Robert Percy does not speak of abstraction as a style; he speaks of the inherent association of “abstraction” and “seeing.” Similarly, he speaks of his artistic process as a partnership in making a painting; he is a partner with the paper, the ink, the casein (or milk paint), the brushes, the water used, the objects he sometimes uses to emboss a work. Percy’s calligraphic uses of brushes in his paintings, his preferences for Sumi-e ink, casein, and kozo paper, and a general Asian quality in his art that evolved from his trips to China and Japan, come together to erase any east-west dichotomy. This transcultural aspect of Percy’s work expresses not so much a self-conscious “borrowing” of Asian aesthetic as a demonstration of “Asia as Method,” a reference made by scholar and curator Alexandra Munroe to a 1960 lecture of that title by the Japanese scholar of Chinese literature Takeuchji Yoshimi. Munroe, the Samsung Senior Curator of Asian Art at the Solomon R. Guggenheim Museum in New York, and the curator of the 2009 exhibition at that museum, The Third Mind: American Artists Contemplate Asia, 1860-1989, referenced Yoshimi’s lecture in her brilliant introductory essay of the catalog for The Third Mind.
Like much of the art included in that exhibition, Robert Percy’s paintings in this present exhibition are, in regards to artistic accomplishment, museum quality work by an accomplished American painter, work very much influenced by the painter’s sensitivity to spiritual orientation.
Works Cited
Adi Da Samraj. Transcendental Realism: The Image-Art of egoless Coincidence With Reality Itself, second edition, The Dawn Horse Press, 2010.
Brough, John Barnett. “Art and Artworld: Some Ideas for a Husserlian Aesthetic,” inEdmund Husserl and the Phenomenological Tradition: Essays in Phenomenology, Robert Sokolowski, editor, The Catholic University of America Press, 1988.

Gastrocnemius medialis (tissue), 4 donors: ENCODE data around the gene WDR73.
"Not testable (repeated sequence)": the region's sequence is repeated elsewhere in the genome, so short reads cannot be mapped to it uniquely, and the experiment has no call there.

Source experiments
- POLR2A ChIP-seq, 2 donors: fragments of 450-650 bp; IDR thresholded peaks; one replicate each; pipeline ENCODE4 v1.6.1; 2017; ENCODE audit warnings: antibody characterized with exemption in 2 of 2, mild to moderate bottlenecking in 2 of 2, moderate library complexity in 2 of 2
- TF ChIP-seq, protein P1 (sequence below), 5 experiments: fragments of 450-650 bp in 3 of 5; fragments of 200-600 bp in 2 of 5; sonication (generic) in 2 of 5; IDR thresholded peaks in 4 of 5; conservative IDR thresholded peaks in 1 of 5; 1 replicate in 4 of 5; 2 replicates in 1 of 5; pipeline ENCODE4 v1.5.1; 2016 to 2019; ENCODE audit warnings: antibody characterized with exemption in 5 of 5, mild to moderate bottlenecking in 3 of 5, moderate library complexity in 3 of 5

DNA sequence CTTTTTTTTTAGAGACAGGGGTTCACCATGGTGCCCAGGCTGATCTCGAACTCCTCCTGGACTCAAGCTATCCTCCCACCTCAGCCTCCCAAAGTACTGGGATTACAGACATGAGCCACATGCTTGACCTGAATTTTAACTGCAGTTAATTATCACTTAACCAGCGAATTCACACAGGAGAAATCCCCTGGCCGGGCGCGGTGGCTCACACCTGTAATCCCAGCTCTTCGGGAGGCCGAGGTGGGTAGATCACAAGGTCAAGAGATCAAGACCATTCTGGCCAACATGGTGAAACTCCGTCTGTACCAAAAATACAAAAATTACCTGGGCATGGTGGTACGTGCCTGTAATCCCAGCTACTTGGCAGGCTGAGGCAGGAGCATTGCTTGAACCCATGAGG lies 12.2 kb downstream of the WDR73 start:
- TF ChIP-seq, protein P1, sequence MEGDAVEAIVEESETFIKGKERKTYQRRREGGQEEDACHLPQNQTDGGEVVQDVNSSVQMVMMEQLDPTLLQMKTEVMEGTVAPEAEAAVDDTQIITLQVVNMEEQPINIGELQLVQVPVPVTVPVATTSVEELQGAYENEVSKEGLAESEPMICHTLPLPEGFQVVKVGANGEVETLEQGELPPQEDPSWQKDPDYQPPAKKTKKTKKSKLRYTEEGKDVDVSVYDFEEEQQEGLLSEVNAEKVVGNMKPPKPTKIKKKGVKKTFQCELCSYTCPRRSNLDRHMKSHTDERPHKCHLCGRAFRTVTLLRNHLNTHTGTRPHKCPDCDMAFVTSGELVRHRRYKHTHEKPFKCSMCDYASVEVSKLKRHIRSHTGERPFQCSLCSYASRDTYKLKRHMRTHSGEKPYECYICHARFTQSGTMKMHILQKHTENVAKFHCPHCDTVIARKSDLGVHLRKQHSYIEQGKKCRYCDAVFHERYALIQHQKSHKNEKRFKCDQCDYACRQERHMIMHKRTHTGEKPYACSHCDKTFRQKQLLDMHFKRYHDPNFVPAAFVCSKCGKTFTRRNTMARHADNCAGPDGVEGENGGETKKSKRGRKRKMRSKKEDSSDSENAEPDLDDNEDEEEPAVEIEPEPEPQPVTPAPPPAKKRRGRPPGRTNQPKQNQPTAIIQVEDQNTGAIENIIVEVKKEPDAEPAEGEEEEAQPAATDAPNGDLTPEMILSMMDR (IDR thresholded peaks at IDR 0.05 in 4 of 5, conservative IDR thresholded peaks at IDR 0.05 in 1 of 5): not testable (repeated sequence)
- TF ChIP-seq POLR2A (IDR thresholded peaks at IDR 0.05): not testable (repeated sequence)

Gosetti-Ferencei, Jennifer Anna. The Ecstatic Quotidian: Phenomenological Sightings in Modern Art and Literature, The Pennsylvania State University Press, 2007.
Henry, Michel. Seeing the Invisible: On Kandinsky, Continuum, 2009.
Mohanty, J.N. “The Concept of Intuition in Aesthetics: A propos a Critique by Adorno,” inThe Journal of Aesthetics and Art Criticism, Vol. 39, No. 1, 1980.
Munroe, Alexandra. The Third Mind: American Artists Contemplate Asia, 1860-1989, Guggenheim Museum, 2009.
Weschler, Lawrence. Seeing is Forgetting the Name of the Thing One Sees: Over Thirty Years of Conversations with Robert Irwin, The University of California Press, 2008.
Author Bio:
B. Kalivac Carroll (Bob Carroll), who has published nonfiction and fiction, is currently working on his PhD in art theory and the philosophy of art and aesthetics with the Institute for the Doctoral Studies of the Visual Arts.

Robert Percy writes: 

In 1993 the surreal figures and spaces I was composing and painting for 20 years were replaced by free floating spontaneous marks and directional lines. In the summer of 1996 I studied Chinese painting and calligraphy in Hangzhou China. I discovered there that the soft brush, lacquer-free ink, handmade paper and table top method of painting best suited my mark and line paintings. Ink on paper allows no hesitation when painting and no painting over “mistakes” This intensity Is a very focusing discipline while painting.  In addition, the manner in which the paper takes and holds the sumi-e ink is immediate, strong and quite exquisite.
In 2004 I went to southern and central Japan to visit washi (hand made paper) studios. The variety and refined quality of paper was astonishing and inspiring. Since then I have been working on the paper itself before any marks are painted. I will often drench the paper in clear water and this will leave unique and subtle wrinkles. Then I emboss the paper with found objects and this adds another layer of raised marks. Using a flat brush and soft, gentle brush strokes of sumi-e ink reveals the water and embossed traces. The paper I use is the thinnest possible.  I apply paint to the back of the paper and expect the paint to soak through to the front, to the face of the painting. Backside painting allows ‘chance’ to occur and removes much of the my own particular controlling intent. Turning the paper over for the first time can be a thrilling surprise and a delight.
Since my first original drawing in 1973 all of my work has used vertical, horizontal, angular and/or circular lines as both compositional elements and as the content meaning. By using directional lines I risk giving the paintings the look of textile design.  But textile design is about appearances only, decorative only, and therefore is without the meaning content of my paintings.
My hope is that the painting will be a surprise and familiar, interesting, provoking, intriguing, beautiful or profound. Regardless of what a viewer does see and feel, there is no academic training needed to see and to feel the paintings.
I have painted for the first 25 years under the influence of everything western. But here in the Bay area, the eastern Pacific rim, there is a strong and important mix of east and west. My paintings are my contributions to a language of surprise and delight.